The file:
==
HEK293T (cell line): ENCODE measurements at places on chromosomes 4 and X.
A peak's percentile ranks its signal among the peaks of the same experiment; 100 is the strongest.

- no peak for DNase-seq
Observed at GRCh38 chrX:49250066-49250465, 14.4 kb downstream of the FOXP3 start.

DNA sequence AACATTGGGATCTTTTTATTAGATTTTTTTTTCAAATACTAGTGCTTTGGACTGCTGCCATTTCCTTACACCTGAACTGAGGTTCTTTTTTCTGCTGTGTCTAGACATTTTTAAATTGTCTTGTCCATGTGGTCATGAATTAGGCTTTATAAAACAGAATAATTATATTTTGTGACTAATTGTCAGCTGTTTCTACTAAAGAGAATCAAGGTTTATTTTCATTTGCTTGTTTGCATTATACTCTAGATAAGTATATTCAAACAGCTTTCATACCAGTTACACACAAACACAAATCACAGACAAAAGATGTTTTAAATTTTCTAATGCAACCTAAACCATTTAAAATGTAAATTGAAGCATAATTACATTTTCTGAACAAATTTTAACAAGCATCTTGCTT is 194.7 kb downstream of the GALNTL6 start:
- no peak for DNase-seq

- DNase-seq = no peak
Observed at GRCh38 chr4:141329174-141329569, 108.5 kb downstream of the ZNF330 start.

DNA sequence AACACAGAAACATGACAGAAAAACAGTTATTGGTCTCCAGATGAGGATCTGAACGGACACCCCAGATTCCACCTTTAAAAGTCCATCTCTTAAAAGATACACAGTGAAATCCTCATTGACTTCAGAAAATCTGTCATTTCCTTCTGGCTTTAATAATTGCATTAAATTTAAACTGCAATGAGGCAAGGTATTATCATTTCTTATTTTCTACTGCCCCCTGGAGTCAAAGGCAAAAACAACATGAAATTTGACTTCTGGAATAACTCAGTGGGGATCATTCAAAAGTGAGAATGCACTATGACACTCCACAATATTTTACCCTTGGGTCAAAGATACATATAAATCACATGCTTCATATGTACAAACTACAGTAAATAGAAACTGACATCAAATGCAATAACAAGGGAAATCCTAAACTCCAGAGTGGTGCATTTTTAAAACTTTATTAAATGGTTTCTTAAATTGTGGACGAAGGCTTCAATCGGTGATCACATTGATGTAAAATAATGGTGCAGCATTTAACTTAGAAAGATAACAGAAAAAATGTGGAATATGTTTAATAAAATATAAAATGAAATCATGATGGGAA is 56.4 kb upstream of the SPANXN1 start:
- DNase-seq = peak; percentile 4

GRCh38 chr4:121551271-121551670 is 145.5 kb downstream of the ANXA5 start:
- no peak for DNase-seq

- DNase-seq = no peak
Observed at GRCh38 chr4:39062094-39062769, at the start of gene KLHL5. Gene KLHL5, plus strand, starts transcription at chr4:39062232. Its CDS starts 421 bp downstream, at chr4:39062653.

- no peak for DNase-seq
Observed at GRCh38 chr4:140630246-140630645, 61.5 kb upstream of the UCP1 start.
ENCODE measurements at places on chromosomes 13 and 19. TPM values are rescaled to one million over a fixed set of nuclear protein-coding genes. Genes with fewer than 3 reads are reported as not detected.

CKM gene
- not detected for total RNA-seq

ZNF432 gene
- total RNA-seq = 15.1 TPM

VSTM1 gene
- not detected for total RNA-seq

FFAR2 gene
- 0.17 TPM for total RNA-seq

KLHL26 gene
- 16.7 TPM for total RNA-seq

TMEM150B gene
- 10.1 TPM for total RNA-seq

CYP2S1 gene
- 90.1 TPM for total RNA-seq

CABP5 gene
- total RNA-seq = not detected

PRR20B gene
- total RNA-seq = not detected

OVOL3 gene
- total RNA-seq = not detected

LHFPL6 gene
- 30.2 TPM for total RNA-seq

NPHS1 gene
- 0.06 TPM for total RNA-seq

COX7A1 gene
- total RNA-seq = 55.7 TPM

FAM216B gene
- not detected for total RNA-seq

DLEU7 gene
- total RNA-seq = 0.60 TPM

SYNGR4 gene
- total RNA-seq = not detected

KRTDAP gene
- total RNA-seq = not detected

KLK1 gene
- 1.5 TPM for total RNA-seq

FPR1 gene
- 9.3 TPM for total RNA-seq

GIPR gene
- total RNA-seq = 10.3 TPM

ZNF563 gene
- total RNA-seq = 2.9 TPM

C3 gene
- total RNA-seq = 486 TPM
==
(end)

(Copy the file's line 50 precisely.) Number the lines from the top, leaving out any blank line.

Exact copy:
KRTDAP gene